starring Adrien Brody, Topher Grace, Alice Braga, Laurence Fishburne
screenplay by Alex Litvak and Michael Finch
directed by Nimród Antal
by Walter Chaw It opens with a grab-bag of heavily-armed genre clichés--the world-weary man of action (Adrien Brody), the tough-talking Latina (Alice Braga), the mad-dog orange jump-suited killer (Walton Goggins), the Yakuza enforcer (Louis Ozawa Changchien), the Soviet (Oleg Taktarov), the savage (Mahershalalhashbaz Ali), the nebbish (Topher Grace), and the wrong Mexican (Danny Trejo)--free-falling through a jungle canopy into bush that doesn't make Cambodia look like Kansas so much as it makes Predators look like Avatar. They're the game, see--the most dangerous game! And they've been dropped on an alien wildlife preserve for the express purpose of being hunted by a trio of the titular Predators. As if that weren't enough, the film's weak-ass script takes pains to establish that our "heroes" are also, vocationally, "predators." Get it? It's what passes for clever in a film that takes too long to get where we want it to go, diverting itself with one of those dumb nick-of-time animal-shooting sequences that didn't thrill in Dances with Wolves and doesn't thrill here (so they do it twice, why not), as well as an extended monologue delivered by a fish-eyed, paunchy Laurence Fishburne that, for all its kitsch pleasure, grinds the movie to a standstill. If it's not going to be smart, it could at least have the decency to not also be boring.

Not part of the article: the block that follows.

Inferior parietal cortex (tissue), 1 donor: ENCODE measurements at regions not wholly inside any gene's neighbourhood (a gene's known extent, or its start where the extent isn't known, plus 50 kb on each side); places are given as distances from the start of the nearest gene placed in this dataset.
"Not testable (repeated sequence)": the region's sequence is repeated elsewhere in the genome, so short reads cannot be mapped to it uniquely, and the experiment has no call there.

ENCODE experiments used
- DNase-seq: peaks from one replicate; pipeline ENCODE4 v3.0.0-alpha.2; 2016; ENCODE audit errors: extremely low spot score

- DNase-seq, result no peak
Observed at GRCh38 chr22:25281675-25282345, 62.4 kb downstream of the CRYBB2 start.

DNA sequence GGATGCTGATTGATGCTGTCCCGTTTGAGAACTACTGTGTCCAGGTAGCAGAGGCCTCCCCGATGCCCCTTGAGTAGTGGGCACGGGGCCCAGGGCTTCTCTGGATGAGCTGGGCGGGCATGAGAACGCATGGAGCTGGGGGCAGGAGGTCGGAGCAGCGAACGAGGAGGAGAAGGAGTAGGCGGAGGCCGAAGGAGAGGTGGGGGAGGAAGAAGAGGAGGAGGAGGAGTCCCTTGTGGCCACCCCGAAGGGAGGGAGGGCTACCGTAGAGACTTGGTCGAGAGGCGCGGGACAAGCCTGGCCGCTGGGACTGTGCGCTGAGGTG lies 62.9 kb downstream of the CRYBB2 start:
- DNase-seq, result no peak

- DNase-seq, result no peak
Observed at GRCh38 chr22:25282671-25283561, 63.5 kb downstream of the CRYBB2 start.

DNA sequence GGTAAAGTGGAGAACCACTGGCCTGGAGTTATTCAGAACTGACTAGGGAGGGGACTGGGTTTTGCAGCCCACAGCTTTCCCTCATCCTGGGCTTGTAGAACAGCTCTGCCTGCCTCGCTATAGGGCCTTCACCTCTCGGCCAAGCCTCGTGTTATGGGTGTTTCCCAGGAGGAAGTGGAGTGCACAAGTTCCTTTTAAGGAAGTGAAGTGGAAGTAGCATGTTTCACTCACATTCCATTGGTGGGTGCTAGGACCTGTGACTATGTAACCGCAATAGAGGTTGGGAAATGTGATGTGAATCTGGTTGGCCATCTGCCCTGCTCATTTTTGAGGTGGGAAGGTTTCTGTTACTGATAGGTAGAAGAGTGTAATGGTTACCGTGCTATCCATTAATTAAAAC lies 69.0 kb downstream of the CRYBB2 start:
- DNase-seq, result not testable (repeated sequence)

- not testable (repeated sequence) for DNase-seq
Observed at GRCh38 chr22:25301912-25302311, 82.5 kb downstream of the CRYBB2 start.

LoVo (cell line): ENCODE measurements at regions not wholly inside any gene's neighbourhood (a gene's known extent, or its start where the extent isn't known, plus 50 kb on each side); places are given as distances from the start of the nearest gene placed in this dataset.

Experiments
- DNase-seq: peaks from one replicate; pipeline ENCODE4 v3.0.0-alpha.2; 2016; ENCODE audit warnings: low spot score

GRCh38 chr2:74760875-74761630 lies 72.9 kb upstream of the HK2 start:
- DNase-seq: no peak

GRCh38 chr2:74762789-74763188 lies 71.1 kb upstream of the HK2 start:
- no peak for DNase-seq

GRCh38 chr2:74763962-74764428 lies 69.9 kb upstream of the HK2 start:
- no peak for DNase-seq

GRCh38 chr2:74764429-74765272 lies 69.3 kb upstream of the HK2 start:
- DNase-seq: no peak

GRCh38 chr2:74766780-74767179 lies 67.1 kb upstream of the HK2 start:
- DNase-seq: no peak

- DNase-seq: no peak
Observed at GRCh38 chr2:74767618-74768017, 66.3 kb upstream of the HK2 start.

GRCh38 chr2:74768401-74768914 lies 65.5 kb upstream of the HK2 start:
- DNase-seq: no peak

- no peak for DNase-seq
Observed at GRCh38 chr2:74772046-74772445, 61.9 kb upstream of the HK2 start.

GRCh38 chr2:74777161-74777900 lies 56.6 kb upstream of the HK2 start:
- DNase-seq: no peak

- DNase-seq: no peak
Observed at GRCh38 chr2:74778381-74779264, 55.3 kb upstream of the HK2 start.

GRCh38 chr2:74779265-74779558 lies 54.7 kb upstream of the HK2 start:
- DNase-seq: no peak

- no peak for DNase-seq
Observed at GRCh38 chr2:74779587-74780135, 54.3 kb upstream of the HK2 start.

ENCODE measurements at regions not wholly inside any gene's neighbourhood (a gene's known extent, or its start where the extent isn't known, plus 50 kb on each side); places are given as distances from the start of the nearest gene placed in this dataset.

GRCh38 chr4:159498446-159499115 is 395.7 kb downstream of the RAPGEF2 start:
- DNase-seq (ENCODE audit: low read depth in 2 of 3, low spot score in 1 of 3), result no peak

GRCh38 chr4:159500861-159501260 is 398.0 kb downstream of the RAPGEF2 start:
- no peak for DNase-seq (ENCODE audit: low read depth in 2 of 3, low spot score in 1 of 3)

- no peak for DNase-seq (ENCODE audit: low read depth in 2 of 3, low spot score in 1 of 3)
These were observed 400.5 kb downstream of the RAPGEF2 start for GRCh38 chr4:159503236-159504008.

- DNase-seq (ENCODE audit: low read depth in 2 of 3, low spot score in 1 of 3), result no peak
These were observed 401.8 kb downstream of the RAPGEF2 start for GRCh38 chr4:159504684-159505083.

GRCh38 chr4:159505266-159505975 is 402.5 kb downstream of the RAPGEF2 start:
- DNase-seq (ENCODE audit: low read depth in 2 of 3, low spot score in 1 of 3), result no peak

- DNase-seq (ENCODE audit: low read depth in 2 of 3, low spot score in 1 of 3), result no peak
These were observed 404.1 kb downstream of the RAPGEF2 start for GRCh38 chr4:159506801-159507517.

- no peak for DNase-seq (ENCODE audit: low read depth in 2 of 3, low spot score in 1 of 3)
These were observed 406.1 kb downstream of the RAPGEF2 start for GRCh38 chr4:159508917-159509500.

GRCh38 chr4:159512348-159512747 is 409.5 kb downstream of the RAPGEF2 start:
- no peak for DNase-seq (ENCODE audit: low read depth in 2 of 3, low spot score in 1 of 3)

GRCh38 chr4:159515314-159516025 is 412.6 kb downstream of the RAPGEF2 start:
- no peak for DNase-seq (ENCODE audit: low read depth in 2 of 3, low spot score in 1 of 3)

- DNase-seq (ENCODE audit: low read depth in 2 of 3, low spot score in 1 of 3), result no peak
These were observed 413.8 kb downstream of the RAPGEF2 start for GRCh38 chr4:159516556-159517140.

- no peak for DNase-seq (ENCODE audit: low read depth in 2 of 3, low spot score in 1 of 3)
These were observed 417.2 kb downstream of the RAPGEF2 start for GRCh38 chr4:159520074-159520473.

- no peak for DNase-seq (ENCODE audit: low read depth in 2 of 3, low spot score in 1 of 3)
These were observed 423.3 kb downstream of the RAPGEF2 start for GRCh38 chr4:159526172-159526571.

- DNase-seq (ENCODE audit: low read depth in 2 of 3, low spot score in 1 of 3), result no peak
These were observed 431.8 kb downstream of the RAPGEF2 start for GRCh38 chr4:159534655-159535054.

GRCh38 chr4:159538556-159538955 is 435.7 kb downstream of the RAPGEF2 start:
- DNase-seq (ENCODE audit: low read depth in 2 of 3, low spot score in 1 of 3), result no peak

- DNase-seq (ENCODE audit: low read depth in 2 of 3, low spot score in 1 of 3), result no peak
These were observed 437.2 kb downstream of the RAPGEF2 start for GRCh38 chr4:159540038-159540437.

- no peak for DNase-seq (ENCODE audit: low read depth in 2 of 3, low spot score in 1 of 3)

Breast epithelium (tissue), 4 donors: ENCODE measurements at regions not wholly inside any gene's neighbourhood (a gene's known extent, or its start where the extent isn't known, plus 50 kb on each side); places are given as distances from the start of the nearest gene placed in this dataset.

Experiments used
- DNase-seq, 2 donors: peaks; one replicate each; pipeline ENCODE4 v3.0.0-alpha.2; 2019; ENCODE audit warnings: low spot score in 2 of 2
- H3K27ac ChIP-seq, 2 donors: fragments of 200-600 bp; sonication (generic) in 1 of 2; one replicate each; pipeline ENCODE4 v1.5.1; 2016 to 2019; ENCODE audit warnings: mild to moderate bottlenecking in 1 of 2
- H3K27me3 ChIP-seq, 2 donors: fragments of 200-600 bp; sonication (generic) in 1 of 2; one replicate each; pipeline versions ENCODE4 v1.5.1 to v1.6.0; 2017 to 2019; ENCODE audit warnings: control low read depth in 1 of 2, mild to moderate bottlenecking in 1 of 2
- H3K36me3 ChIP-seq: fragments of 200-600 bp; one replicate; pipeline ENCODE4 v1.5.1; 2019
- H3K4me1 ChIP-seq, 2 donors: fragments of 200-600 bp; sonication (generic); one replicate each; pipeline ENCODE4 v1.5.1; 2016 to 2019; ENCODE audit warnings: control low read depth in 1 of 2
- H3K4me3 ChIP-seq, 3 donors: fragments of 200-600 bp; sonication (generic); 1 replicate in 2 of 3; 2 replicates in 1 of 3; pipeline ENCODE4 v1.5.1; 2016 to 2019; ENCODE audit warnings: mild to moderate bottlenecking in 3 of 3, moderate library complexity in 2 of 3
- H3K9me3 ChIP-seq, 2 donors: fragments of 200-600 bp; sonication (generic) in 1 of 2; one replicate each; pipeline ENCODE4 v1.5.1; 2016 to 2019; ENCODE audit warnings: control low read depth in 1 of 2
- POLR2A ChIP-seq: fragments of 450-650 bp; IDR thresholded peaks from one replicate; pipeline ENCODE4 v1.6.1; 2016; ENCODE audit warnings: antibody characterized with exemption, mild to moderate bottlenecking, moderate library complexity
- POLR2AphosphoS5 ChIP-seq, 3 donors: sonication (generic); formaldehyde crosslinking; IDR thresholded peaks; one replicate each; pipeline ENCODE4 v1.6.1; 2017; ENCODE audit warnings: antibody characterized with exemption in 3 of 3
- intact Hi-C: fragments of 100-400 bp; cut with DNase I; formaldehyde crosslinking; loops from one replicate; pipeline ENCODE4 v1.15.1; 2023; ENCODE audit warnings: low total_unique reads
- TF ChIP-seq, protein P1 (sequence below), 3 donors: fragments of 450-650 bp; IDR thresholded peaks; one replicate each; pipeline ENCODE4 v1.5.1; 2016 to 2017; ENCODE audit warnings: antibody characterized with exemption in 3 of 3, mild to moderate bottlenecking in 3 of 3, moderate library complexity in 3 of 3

Predators feels every bit as stilted and dated as that high-concept episode of "The Twilight Zone" called "Five Characters in Search of an Exit." It's not smart, it's not especially exciting, and for a film set on an another planet, it's surprisingly free of imagination. Think what Guillermo Del Toro would've done with this film and this premise and be glad he's taken himself off The Hobbit to concentrate on the fruits of his own febrile invention. Alas, this is mostly the product of producer and original screenwriter Robert Rodriguez, who appears incapable of any kind of useful interpretation. His Planet Terror doesn't understand the notes it's playing, for instance, while his Once Upon a Time in Mexico is an embarrassing grasp at completing an ersatz Sergio Leone trilogy. (His Sin City is good because he just represents the source material without trying to understand it.) He believes he's returning this franchise to its roots, but Predators doesn't know what the hell Predator is about because it thinks Predator is about a bunch of muscle-freaks shooting at an invisible monster. And because it thinks that, Predators presents itself as a movie about a gang of misfit killers dumped, free of context and complexity, into a forest to fight invisible fiends. It's dumb to the point of being simple-minded and frustrating in that exact way that Rodriguez's films are always frustrating. It's the conversation with that energetic guy who likes all the right things, for all the wrong reasons. Originally published: July 14, 2010.